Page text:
On cross-examination, Keltner acknowledged that there was no way to determine whether any particular child who delays a report of sexual abuse is telling the truth. She testified, however, that people in the field “do understand that disclosure is a process and that [the] first part of the process is denial.” She also stated that, according to “studies looking at false allegations in children[,] * * * the thing they're most likely to lie about is that abuse did not occur rather than lying falsely about abuse occurring.”

Thereafter, the prosecutor argued that the state had established a foundation for admitting Keltner's testimony “to explain the delay in reporting.” In response, defendant argued that Keltner's testimony regarding delayed reporting was inadmissible on three grounds-(1) it was not scientifically valid under the multifactor analysis described in State v. Brown, 297 Or. 404, 687 P.2d 751 (1984) and State v. O'Key, 321 Or. 285, 899 P.2d 663 (1995); (2) it was irrelevant; and (3) it was unfairly prejudicial. Defendant noted that Keltner had admitted that there was no scientifically controlled research on the issue of delayed reporting and, thus, “no way to test the rate of error.” Defendant also noted that Keltner

“didn't give any evidence that this * * * really what is syndrome evidence about delayed reporting, she cited no specific literature to support that. She said something about when children have abnormal exams showing abuse that 90 percent of the time they delay in reporting. But I don't think that's enough.”

Finally, defendant argued that the delayed reporting testimony was irrelevant and unfairly prejudicial because “the state ha[d] failed to establish any link between this child and a delay in reporting, only that children tend to delay in reporting.”

Ultimately, the trial court rejected defendant's objections and ruled that Keltner could testify “with respect to the scientific validity of delayed reporting as a characteristic of sexual abuse.” The court's ruling took place in this brief colloquy:

“[THE COURT:] Defense Motion in Limine No. 2, whether the expert is qualified, we already said that the expert is qualified. Whether the expert can give testimony with respect to the scientific validity of delayed reporting as a characteristic of sexual abuse, I will allow that testimony based on the references to the literature, the peer review of cases that are done both nationally-or nationally and here locally.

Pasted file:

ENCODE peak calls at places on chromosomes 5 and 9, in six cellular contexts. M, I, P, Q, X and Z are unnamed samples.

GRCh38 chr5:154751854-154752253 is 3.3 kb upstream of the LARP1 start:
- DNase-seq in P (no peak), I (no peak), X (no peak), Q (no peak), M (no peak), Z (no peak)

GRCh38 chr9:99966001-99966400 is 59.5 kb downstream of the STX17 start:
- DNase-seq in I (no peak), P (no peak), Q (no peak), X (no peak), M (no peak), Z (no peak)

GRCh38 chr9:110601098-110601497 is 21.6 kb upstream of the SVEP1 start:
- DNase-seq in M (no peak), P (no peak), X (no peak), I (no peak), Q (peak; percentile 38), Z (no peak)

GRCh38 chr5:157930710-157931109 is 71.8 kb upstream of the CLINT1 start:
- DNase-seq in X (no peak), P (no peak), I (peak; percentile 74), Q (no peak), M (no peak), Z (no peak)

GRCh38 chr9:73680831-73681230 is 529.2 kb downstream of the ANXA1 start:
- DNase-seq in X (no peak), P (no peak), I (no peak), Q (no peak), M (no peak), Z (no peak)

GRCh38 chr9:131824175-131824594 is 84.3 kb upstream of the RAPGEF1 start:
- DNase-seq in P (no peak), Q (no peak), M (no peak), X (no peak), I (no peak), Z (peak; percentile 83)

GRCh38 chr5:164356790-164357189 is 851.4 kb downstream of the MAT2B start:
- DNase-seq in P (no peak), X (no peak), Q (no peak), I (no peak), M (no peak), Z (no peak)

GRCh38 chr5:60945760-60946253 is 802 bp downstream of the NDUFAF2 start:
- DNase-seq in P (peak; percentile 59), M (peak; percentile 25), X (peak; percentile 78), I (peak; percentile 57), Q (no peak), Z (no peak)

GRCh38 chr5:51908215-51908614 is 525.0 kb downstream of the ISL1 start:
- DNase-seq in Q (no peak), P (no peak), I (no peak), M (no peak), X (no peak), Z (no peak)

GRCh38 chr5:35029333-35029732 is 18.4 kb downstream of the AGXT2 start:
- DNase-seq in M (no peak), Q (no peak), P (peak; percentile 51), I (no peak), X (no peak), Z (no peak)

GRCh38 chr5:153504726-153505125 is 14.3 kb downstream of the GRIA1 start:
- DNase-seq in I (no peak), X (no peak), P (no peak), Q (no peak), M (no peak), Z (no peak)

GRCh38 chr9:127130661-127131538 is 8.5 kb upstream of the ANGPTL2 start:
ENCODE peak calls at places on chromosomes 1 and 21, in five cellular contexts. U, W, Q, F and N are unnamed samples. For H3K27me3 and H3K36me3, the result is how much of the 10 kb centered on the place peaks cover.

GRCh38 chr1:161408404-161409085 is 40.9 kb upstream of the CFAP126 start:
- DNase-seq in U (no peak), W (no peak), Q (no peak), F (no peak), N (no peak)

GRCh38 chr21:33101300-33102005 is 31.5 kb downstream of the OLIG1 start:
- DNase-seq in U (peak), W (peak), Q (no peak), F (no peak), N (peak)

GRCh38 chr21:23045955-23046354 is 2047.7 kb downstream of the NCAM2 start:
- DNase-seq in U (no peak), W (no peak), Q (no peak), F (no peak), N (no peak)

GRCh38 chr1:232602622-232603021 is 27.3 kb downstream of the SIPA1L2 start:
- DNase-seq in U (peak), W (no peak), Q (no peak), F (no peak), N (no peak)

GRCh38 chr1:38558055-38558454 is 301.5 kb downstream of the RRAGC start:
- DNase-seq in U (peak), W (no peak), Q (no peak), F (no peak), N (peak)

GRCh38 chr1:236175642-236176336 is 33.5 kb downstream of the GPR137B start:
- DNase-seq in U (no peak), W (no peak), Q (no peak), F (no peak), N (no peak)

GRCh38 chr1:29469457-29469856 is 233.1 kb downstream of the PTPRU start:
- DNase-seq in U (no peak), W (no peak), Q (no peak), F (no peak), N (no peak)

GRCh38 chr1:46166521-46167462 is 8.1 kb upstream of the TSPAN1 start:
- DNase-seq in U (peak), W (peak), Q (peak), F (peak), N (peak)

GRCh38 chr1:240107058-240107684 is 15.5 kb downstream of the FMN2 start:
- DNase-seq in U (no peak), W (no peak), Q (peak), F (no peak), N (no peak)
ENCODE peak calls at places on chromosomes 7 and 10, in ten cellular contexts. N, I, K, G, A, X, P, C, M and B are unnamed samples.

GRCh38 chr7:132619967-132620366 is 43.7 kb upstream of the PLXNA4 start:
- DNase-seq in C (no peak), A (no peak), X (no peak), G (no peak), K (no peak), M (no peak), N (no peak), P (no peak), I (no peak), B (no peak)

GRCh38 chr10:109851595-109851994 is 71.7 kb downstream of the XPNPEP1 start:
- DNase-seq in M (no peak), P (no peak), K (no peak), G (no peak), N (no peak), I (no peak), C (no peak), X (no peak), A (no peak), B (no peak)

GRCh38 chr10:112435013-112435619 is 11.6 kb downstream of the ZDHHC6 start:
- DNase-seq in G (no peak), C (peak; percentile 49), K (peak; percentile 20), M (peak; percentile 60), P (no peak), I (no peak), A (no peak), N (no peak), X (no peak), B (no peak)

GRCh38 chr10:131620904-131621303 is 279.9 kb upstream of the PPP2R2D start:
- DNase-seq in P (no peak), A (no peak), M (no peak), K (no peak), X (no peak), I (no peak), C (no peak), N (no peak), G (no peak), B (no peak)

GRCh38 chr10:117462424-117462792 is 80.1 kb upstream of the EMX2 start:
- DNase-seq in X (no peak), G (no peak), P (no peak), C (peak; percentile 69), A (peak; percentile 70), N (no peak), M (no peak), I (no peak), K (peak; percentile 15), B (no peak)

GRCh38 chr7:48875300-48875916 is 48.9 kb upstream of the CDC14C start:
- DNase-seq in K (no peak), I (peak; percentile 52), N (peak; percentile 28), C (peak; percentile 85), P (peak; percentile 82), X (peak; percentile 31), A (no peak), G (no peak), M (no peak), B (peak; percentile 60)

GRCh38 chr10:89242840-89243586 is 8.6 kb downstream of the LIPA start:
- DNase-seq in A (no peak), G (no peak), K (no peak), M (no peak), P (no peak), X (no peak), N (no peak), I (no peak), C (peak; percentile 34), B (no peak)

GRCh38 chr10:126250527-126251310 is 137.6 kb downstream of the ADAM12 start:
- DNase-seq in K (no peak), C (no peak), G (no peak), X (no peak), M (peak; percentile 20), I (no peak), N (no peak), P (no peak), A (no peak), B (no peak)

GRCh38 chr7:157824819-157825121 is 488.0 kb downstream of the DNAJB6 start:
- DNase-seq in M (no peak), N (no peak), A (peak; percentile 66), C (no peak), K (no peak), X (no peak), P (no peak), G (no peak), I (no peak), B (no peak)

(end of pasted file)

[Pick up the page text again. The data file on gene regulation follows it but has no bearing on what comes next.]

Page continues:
“I think it's the type of evidence that-I think the testimony has established that it's the type of evidence that is found to be scientifically valid within the group of people who specialize in this area.

“Having said that, I would have expected to have a little more detail in the-in the presentation with respect to [the] delayed reporting phenomen[on] itself.

“[THE PROSECUTOR:] I'm sorry?

“[THE COURT:] I would have expected to have a little more detail with respect to delayed reporting as a characteristic of this phenomenon. And specifically we didn't hear any testimony about what constitutes delayed reporting. Is it an hour, is it a day, is it a month, is it a year, is it ten years, what is it?

“[THE PROSECUTOR:] I will certainly flesh that out.

“[THE COURT:] All right. So I would expect that. So I'm-as I said, I'm going to allow that testimony.”

As that colloquy reveals, the trial court's ruling was conditional in nature: Keltner could testify, but the trial judge expected her to explain more fully what “delayed reporting” was. Moreover, her testimony remained subject to any specific objections that defendant might make at trial. Also implicit in the court's ruling was the idea that defendant could move for a limiting instruction on the uses that the jury could make of the testimony.

The case proceeded to trial before a jury. In its case-in-chief, the state presented the victim's testimony, together with a videotape of an interview of the victim by CARES personnel. It also presented testimony from several other witnesses, including Keltner. Defendant took the stand and denied any wrongdoing. The jury convicted him of all charges, and these appellate proceedings ensued.

We emphasize the limited nature of the issue before us in this case. Defendant does not assign error to any ruling made by the trial court after the jury was empanelled and sworn. (Defendant made only a single objection during Keltner's testimony at trial, and he does not assign error to the ruling on that objection.) Instead, defendant rests his arguments entirely on the trial court's rulings at the conclusion of the OEC 104 hearing. Defendant's strategy is a permissible one, of course, but it highlights both the utility and the limits to the utility of motions in limine: A general ruling that a certain type of evidence (even scientific evidence) is minimally relevant under OEC 4015 and OEC 7026 does not relieve a party of the obligation to make specific objections to discrete pieces of that evidence at trial, if the dynamics of the trial process reveal other grounds for objection.